FOR IMMEDIATE RELEASE CONTACT
POET MARY OLIVER RESCHEDULED FOR MAY
LAWRENCE – The Hall Center for the Humanities is pleased to announce that Mary Oliver’s visit has been rescheduled. Celebrated poet and winner of the National Book Award and the Pulitzer Prize, Mary Oliver will visit KU as part of the Hall Center for the Humanities’ 2009-2010 Humanities Lecture Series. Best known for her poetry’s lyrical connection to the natural world, Oliver will do a reading and take questions from the audience on Wednesday, May 5 at 7:30 p.m. at the Lied Center. This free event, supported by the Sosland Foundation of Kansas City, is open to the public. Kansas Public Radio is a co-sponsor.
The public will have a second opportunity to visit with the poet during “A Conversation with Mary Oliver,” which will take place at the Hall Center Conference Hall on Thursday, May 6 at 10:00 a.m. The author of 18 collections of poetry, most notably the Pulitzer Prize-winning American Primitive (1983) and New and Selected Poems, Volume One (1992), which garnered a National Book Award, Oliver is firmly established among the most accomplished of American poets. She is especially renowned for her evocative and precise imagery, which brings nature into clear focus, transforming the everyday world into a place of magic and discovery. Her most recent collections are The Truro Bear and Other Adventures (2008), new poems and beloved classics about creatures of all sorts, and Evidence (2009). Red Bird (2008) was an immediate national bestseller.Mary Oliver has received the Lannan Foundation Literary Award, the New England Booksellers Association Award for Literary Excellence, and the Poetry Society of America’s Shelley Memorial Award, among others. In 1980, her creativity and skill were recognized with a Guggenheim Fellowship. Oliver attended Ohio State University and Vassar College, then a women’s college. Over the past two decades she has taught at various colleges and universities – Case Western Reserve, Bucknell, Sweet Briar College, the University of Cincinnati and Bennington College in Vermont.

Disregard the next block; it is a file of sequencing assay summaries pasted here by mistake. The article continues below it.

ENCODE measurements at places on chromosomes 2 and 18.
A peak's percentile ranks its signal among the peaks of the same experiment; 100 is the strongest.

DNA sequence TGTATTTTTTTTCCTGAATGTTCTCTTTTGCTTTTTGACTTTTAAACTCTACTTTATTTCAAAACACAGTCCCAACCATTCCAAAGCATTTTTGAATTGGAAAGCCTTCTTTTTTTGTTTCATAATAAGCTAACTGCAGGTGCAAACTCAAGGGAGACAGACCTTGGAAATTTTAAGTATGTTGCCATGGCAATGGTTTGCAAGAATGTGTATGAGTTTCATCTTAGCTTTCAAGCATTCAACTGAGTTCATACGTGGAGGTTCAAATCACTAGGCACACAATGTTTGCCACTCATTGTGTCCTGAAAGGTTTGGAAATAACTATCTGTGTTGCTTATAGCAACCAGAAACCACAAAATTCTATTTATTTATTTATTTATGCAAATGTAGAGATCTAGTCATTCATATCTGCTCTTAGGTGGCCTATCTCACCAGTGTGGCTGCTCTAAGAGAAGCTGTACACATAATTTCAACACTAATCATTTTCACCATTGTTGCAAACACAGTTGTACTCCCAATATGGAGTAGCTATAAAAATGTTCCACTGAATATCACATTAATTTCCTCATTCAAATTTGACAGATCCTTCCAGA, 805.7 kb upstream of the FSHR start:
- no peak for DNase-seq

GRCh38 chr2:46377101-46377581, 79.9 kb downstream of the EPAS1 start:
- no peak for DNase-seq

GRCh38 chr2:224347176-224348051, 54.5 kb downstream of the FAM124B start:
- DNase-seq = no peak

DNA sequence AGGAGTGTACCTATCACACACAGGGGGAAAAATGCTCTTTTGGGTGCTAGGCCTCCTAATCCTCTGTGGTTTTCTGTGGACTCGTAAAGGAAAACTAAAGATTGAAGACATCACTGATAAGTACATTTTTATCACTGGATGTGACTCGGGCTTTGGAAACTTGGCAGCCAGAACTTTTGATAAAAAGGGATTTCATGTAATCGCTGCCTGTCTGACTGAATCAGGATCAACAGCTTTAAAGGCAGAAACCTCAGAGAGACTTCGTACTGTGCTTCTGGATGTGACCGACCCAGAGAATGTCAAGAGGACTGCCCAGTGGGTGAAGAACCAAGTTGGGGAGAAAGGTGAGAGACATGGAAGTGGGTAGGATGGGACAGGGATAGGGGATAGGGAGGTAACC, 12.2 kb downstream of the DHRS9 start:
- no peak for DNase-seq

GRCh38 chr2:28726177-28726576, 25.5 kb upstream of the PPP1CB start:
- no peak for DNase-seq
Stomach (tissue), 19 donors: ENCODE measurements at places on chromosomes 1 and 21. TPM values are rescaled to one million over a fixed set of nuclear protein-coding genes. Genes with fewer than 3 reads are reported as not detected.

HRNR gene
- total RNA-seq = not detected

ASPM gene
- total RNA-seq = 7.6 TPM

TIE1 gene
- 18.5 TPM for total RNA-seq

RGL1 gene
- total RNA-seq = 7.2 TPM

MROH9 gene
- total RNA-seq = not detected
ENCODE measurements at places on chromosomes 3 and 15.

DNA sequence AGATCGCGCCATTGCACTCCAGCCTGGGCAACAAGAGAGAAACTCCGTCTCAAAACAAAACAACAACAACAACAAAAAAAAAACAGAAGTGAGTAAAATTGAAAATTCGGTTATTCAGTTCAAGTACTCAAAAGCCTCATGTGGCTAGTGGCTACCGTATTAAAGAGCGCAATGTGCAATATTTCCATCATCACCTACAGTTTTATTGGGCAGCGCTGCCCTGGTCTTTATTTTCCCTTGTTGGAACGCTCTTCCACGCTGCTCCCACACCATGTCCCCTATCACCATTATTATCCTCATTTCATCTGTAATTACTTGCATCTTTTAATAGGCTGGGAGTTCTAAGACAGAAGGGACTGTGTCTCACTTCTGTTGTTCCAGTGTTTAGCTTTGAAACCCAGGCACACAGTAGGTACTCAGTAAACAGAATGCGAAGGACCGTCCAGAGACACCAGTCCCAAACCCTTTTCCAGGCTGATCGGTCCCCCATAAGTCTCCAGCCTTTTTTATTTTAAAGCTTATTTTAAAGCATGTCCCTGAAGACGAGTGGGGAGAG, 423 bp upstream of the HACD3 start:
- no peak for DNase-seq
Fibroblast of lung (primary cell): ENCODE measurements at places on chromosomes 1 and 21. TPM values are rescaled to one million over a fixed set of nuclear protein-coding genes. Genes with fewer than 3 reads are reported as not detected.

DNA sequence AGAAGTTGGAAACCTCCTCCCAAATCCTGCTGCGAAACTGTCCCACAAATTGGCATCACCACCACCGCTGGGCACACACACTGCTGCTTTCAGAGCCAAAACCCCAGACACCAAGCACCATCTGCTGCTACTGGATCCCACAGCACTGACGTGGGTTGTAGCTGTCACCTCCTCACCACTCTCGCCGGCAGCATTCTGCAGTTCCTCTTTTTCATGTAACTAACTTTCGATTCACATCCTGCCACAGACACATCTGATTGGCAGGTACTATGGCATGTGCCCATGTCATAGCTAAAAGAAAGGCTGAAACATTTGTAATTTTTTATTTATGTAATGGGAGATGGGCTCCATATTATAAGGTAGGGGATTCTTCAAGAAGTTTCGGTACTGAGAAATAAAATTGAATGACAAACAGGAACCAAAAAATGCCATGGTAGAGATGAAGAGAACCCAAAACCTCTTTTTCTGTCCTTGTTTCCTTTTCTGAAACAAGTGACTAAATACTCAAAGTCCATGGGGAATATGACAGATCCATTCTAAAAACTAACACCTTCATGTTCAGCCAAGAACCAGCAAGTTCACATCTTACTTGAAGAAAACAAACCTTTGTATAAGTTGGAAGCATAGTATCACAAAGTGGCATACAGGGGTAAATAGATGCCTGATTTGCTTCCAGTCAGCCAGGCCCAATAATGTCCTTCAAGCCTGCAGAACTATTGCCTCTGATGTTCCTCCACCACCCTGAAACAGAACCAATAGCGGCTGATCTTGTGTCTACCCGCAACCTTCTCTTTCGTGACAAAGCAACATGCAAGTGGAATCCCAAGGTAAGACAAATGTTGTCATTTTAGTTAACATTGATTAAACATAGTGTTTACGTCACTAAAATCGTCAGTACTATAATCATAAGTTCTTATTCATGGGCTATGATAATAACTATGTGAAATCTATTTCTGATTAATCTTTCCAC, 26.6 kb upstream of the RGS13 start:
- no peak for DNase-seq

Founded in 1947, the Humanities Lecture Series is the oldest continuing series at the University of Kansas. More than 150 eminent scholars from around the world have participated in the program, including author Vladimir Nabokov, painter Thomas Hart Benton and author Aldous Huxley. Recent speakers have included Samantha Power, Michael Chabon, and T. R. Reid. Shortly after the program’s inception, a lecture by one outstanding KU faculty member was added to each year’s schedule.
For more information, please contact the Hall Center at firstname.lastname@example.org or call (785) 864-4798. # # #